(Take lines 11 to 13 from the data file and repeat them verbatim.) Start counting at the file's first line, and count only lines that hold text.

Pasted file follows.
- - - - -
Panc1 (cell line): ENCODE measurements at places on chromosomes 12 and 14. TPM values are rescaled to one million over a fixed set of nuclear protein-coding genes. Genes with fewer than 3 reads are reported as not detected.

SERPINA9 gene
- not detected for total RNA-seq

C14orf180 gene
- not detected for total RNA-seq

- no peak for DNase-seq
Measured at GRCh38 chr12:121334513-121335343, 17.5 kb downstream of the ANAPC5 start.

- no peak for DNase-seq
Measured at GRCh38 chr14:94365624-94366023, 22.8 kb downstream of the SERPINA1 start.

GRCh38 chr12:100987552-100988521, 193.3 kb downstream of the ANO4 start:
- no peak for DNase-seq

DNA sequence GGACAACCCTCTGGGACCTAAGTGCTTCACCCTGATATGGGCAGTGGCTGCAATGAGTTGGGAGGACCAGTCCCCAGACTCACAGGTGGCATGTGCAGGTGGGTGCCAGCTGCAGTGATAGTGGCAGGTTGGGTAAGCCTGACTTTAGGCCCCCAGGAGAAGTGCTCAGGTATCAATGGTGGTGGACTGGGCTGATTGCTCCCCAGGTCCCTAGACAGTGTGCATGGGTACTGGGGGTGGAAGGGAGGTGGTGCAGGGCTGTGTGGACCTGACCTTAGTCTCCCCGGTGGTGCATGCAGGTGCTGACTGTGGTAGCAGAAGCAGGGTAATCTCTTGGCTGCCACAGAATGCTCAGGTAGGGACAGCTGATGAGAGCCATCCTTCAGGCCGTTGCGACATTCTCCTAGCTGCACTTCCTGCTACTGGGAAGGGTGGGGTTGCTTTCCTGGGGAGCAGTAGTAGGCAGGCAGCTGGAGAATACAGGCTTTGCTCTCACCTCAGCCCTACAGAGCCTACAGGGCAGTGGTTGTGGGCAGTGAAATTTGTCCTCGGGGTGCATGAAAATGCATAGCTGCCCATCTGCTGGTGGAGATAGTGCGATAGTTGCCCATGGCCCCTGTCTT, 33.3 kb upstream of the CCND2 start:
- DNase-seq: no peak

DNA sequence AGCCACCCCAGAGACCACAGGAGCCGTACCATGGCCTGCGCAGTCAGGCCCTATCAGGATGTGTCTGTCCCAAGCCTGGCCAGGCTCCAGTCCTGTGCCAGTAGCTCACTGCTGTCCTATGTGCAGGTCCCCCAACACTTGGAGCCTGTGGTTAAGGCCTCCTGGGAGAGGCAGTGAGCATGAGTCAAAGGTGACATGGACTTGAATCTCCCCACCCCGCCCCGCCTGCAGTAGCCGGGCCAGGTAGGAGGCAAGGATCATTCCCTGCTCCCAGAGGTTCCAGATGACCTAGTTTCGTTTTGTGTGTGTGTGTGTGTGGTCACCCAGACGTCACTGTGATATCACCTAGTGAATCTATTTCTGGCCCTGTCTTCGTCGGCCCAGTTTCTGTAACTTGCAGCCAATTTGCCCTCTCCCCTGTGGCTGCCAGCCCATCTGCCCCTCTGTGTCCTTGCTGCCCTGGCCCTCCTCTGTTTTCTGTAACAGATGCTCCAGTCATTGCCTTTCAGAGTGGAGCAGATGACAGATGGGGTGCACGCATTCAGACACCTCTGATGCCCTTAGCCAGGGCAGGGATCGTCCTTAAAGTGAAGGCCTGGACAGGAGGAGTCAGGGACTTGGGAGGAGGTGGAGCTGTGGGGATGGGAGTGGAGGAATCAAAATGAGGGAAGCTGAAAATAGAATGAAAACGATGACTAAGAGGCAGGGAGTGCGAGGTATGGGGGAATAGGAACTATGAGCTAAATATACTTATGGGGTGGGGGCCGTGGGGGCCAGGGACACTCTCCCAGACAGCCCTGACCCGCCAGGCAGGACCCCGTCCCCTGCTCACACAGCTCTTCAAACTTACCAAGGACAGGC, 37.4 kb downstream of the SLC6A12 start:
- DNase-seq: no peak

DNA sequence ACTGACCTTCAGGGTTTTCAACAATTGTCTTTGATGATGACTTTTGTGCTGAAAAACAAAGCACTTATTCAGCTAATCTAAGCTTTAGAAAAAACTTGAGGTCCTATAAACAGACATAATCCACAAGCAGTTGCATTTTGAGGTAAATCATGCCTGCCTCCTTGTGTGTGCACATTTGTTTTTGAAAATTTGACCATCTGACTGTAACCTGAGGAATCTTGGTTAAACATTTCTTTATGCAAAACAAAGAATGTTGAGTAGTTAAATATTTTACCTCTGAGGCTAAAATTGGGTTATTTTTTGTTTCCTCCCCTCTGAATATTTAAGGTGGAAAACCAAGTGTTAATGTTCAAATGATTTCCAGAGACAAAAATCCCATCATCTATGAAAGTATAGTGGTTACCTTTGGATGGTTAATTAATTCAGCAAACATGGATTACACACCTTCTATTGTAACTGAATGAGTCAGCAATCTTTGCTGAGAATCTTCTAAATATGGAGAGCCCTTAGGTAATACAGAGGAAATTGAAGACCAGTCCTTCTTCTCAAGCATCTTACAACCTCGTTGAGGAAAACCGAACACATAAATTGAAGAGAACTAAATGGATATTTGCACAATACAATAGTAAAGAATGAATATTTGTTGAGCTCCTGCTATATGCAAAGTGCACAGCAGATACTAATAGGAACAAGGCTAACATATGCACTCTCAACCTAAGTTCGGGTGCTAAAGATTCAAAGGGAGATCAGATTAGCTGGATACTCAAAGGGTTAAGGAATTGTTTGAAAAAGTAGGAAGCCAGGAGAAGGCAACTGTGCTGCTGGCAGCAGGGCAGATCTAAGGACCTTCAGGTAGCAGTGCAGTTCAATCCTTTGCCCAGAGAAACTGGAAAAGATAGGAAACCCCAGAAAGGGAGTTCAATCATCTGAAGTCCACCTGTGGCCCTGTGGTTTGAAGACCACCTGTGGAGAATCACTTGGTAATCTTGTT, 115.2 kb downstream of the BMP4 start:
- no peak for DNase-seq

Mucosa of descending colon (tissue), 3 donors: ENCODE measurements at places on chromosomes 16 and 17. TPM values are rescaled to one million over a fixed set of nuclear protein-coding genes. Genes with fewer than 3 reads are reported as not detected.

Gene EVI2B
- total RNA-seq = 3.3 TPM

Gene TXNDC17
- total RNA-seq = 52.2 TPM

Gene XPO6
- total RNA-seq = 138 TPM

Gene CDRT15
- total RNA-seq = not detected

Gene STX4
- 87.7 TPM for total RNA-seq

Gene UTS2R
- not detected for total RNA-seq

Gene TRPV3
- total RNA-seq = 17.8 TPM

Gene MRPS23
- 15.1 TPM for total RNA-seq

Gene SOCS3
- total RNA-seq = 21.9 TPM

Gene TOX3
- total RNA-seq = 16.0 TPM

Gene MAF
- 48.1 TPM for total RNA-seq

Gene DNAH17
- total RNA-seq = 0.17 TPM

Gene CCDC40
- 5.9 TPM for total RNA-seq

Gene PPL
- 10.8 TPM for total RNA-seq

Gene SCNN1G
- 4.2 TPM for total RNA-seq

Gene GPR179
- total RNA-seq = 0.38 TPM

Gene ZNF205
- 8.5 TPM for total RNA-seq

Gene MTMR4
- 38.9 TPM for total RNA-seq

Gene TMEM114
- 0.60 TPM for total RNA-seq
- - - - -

- no peak for DNase-seq

DNA sequence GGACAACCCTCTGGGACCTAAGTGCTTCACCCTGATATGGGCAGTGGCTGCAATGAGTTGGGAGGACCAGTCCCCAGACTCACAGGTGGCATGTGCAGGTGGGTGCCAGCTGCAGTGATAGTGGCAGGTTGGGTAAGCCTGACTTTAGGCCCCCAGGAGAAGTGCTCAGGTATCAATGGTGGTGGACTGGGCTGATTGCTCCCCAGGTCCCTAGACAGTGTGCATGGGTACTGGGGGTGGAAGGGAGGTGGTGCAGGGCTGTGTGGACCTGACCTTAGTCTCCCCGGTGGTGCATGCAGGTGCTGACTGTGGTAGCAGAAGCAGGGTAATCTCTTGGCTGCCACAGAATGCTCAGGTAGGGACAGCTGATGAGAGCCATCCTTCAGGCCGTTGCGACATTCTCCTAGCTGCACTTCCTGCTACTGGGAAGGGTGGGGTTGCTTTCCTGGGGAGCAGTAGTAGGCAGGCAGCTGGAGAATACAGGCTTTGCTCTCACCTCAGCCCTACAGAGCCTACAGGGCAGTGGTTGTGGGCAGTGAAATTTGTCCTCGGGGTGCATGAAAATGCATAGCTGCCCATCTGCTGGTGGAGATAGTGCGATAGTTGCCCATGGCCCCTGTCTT, 33.3 kb upstream of the CCND2 start:
- DNase-seq: no peak